The Canadian Broadcast Standards Council (CBSC) handed down a decision last week banning radio stations from airing the original version of the Dire Straits’ song Money For Nothing for using the word “faggot.” The decision to censor the 25-year-old rock song is just the latest in a series of ridiculous rulings that have been handed down under this privatized censorship regime.
The council has also ruled against songs from Matthew Good Band, NOFX, the Tragically Hip and Limp Bizkit, among others. Even comedians, who are usually able to get away with provocative speech, are not immune to censorship. Two separate decisions have been handed down against a morning show in Calgary for making sexually explicit remarks as part of news parodies and joke songs. Neither does the CBSC allow for the airing of religious viewpoints. At the end of December it effectively censored Christian talk show host Charles McVety for remarks he made on his television program.
At the time, I wrote that the religious television station CTS should ignore the decision because religious freedom and freedom of speech should trump the will of the censors. But now the council’s actually censoring history retroactively. How many more songs will be censored once the council members start pulling out their old record collections? Given the nature of this decision, which has produced a vitriolic reaction among the Canadian public, broadcasters should opt-out of the council altogether and take their chances with the government censors.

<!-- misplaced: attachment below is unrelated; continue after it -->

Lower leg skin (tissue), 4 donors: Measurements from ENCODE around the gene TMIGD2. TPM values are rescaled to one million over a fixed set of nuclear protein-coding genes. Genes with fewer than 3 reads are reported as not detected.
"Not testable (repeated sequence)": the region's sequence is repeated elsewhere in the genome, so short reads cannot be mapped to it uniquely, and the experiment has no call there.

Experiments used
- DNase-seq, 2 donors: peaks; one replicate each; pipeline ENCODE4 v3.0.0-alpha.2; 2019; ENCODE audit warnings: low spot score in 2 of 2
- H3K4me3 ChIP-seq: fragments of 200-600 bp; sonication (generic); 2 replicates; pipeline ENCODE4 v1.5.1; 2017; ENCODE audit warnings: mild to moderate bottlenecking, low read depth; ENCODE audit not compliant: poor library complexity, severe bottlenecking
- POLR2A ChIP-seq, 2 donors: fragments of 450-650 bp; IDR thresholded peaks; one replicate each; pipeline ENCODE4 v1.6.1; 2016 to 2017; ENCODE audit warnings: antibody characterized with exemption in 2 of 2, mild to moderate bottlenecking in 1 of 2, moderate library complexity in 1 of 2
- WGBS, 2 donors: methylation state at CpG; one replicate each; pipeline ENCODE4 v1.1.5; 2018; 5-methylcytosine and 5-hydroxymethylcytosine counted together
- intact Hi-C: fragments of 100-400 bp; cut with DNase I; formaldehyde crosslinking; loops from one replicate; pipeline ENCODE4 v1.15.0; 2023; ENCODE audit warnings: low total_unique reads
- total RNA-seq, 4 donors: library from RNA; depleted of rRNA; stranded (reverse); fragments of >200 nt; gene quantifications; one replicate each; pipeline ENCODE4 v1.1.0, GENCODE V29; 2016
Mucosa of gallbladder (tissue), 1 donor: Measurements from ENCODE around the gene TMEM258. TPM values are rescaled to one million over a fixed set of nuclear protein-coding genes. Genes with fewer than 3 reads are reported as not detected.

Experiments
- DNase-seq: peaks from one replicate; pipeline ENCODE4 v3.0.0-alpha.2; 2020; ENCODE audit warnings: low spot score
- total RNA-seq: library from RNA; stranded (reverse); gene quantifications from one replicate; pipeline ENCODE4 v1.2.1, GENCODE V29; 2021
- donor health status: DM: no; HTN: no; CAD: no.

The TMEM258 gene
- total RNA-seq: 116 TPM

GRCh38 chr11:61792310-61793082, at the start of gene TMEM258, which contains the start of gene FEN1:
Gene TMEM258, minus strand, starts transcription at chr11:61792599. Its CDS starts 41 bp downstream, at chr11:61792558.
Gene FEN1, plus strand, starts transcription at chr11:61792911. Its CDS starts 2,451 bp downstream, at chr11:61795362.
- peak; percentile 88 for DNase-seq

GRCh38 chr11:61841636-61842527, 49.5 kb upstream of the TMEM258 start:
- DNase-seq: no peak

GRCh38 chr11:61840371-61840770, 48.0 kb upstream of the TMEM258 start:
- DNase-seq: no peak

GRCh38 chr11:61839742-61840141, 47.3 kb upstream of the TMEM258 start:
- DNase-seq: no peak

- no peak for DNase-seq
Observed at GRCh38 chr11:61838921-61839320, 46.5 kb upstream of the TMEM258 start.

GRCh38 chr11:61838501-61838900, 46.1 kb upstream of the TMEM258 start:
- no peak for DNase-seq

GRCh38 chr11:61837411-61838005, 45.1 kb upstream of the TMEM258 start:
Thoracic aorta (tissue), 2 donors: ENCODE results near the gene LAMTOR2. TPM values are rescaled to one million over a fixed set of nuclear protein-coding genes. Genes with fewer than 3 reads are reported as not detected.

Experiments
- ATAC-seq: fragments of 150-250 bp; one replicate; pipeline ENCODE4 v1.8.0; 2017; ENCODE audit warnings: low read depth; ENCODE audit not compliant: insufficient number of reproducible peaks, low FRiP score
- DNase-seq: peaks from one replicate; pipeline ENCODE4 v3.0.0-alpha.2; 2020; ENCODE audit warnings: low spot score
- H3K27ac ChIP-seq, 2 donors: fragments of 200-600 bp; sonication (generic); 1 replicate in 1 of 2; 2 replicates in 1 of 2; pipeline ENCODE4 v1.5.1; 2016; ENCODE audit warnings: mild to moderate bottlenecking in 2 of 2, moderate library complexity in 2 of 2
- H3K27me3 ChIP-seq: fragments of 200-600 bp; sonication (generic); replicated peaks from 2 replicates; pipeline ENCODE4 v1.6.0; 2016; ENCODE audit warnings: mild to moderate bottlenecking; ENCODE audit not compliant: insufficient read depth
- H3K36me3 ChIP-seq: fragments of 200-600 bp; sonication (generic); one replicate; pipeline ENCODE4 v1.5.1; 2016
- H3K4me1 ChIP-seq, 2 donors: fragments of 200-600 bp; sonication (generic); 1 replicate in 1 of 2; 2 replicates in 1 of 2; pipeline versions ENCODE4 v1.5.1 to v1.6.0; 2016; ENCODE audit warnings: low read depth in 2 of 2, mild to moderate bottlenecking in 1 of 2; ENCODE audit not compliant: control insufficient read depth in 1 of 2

These stations should be applauded for taking a principled stand against censorship and should not be afraid of losing their CBSC membership. In fact, they should give it up voluntarily.
The Broadcast Standards Council is a self-regulating body made up of a consortium of private broadcasters. It was created in an attempt to stave off the threat of increased government regulation, but has resulted in an unaccountable and unthinking bureaucracy — which sounds like what we’d have if the government had created something similar. But since membership in the CBSC is voluntary, radio and television stations are free to leave. They should.
The government would probably then simply make membership compulsory, or create their own censorship panels. But least then we could stick a microphone in the Heritage Minister’s face and ask him to explain to Canadians why artistic expression is being censored.